Your Child's First Dental Appointment
- Created in Pediatric Dentistry
As soon as your child’s first tooth has erupted, which generally happens between six months and a year, you will need to schedule their first appointment with a pediatric dentist. The first visit often involves very little treatment. It is more for the child to meet their dentist, for the dentist to assess if their baby teeth are developing properly, and to educate the parents about proper oral hygiene for children.
It’s important to try to establish a non-threatening relationship between your child and their dentist. To help this along, your dentist may ask you to sit in the dental chair with your child during the examination. Or, your dentist may ask you to wait in the reception area during part of the appointment, so that a positive connection between your child and the dentist can be built. The method to ease your child’s anxiety depends on the child’s personality. Some children don’t fear the dentist at all.
During your child’s examination, the pediatric dentist will evaluate the health and development of the baby teeth, including checking for tooth decay, bite, or any oral issues with the gums, jaw, or surrounding tissues. If needed, the dentist will clean the teeth and determine your child’s need for fluoride. Asking questions will be encouraged and the dentist will educate the parent about proper oral hygiene and dental development issues to look for.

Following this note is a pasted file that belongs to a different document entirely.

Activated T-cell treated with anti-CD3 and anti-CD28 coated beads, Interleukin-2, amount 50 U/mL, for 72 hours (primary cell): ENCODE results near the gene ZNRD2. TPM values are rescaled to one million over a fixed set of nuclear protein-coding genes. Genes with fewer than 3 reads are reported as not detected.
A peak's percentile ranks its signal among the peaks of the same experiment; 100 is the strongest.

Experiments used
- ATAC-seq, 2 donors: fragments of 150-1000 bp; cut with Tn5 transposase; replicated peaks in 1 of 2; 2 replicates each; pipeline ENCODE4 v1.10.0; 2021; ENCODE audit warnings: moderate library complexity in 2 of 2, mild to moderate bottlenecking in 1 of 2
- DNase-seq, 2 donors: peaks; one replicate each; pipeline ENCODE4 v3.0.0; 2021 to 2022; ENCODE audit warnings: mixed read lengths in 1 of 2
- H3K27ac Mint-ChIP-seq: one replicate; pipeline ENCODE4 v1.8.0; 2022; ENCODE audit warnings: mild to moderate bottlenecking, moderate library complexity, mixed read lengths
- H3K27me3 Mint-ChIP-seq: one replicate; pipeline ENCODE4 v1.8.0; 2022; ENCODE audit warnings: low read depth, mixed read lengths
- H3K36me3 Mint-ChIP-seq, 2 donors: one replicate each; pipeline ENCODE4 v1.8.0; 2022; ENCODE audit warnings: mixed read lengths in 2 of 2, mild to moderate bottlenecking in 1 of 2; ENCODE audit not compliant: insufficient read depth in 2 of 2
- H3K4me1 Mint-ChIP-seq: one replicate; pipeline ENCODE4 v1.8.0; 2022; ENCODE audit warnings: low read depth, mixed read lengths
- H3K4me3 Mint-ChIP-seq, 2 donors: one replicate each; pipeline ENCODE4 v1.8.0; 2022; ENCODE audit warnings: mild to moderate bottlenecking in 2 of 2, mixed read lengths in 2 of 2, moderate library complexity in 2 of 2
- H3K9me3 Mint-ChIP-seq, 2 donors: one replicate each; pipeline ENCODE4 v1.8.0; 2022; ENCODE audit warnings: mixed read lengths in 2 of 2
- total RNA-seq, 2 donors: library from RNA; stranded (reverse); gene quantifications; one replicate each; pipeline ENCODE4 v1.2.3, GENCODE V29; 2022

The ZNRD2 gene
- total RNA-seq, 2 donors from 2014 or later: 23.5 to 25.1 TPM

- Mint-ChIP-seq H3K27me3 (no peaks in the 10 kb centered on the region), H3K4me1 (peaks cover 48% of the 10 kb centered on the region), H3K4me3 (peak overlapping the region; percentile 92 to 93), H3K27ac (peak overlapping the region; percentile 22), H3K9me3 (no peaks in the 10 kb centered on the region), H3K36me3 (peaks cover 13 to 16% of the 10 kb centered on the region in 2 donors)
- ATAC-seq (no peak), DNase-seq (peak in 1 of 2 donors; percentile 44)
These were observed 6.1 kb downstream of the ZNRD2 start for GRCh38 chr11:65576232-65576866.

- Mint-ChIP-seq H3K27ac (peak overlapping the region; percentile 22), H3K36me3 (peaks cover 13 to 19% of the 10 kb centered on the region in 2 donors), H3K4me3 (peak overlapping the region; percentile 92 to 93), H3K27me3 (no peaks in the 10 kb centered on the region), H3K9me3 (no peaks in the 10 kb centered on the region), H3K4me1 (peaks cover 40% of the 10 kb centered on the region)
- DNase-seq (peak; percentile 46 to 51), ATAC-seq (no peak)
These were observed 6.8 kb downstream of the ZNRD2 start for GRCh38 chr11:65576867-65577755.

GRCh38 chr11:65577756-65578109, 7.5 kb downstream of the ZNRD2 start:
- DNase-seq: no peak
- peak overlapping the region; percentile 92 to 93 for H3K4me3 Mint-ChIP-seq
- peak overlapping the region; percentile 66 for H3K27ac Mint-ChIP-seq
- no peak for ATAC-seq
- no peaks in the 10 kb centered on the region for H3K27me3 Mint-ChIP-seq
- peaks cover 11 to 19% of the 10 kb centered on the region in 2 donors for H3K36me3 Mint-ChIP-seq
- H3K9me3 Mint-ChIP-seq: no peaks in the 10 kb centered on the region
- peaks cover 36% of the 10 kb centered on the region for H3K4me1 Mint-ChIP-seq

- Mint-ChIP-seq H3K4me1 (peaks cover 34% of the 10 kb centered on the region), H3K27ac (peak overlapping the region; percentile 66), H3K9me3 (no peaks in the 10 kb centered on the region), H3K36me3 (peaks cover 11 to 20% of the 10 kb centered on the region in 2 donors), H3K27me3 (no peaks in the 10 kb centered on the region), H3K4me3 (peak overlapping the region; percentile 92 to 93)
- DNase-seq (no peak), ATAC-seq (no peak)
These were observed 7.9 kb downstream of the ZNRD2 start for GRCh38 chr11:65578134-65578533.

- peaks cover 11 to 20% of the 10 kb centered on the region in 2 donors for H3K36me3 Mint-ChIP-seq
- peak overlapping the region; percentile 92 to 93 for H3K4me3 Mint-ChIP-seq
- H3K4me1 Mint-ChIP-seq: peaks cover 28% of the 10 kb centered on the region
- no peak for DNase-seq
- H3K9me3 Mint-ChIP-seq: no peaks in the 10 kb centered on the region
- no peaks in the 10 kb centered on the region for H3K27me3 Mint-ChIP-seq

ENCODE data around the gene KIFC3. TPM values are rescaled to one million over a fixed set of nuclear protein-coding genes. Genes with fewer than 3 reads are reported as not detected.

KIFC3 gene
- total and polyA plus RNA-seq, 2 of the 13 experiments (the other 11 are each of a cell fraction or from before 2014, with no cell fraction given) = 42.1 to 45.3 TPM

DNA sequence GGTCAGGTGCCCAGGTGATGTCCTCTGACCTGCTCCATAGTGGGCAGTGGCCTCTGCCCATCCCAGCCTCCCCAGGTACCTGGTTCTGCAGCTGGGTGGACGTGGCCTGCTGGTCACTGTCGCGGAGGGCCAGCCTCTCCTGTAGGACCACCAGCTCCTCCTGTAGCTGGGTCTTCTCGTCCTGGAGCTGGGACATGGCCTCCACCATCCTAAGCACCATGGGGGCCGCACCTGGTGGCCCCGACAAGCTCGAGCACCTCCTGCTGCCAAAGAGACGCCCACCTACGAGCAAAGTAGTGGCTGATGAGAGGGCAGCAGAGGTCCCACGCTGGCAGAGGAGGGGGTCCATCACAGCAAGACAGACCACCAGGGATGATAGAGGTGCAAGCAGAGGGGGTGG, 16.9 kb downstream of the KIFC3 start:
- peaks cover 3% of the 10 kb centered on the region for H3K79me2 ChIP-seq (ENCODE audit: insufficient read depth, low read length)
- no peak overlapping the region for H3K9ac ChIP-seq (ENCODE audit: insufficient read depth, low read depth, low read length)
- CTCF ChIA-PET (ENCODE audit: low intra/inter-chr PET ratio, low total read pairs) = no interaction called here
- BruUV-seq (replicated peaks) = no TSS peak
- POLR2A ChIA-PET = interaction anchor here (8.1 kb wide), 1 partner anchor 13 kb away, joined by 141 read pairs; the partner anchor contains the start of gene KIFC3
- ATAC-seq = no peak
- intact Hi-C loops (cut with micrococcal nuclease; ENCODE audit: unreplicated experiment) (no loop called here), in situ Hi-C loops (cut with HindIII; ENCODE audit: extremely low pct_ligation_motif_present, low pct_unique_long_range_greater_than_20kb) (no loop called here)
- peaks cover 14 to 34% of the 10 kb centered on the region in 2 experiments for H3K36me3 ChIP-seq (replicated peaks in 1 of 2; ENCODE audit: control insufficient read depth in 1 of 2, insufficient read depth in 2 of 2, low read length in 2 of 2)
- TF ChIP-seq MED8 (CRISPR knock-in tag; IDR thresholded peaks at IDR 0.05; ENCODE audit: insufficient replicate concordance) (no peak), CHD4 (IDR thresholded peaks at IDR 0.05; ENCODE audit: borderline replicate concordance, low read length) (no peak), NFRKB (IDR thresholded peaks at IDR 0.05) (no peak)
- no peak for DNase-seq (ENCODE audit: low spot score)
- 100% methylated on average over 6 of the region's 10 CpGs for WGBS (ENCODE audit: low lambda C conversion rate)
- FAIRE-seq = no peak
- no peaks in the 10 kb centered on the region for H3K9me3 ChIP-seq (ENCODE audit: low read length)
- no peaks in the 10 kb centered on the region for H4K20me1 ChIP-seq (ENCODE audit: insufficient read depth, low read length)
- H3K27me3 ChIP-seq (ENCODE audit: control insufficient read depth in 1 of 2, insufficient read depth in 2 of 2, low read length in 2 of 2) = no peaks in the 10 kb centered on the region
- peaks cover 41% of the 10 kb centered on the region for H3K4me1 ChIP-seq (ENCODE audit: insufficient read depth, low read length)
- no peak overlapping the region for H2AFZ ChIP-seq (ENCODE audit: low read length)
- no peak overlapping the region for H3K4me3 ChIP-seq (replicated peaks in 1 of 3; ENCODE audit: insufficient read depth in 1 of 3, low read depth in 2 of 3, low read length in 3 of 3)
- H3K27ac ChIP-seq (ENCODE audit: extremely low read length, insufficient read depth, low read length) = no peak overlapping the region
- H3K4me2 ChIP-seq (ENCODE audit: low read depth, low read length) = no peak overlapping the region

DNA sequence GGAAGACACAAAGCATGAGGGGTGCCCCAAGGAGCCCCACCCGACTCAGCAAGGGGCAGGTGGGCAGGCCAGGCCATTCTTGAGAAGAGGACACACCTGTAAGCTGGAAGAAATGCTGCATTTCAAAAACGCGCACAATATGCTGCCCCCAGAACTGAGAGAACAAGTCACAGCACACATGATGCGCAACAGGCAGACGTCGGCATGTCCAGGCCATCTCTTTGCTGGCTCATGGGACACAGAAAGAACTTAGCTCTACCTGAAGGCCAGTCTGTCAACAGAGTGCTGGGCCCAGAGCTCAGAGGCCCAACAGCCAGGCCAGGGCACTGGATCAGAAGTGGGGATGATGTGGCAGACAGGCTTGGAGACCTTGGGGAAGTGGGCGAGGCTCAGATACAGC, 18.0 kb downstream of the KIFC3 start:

Proper Oral Hygiene
Providing education about maintaining your child’s oral hygiene is a big part of the first appointment. The routine slightly changes as your child develops, so some helpful tips your dentist may provide you with include:
- Watching out for signs that your child is teething; this is the indicator that their baby teeth have begun to erupt.
- Maintaining proper nutrition for healthy teeth.
- Brushing twice a day with a grain-of-rice-sized dollop of fluoride toothpaste, especially after consuming foods or beverages.
- Teaching your child to spit out excess toothpaste after brushing.
- Refraining from letting your child go to bed with a bottle since this can lead to cavities.
- Increasing fluoride toothpaste to a pea-sized amount after the age of three.
- Watching if your child develops any bad oral habits, such as thumb sucking, tongue thrusting, or lip smacking.
- Placing the toothpaste on your child’s toothbrush until they reach six years of age.
- Monitoring and assisting your child while brushing until they reach seven or eight years old.
- Scheduling dental checkups once every six months to help build your child’s comfort with their dentist, monitor tooth development, and to treat any oral problems that arise.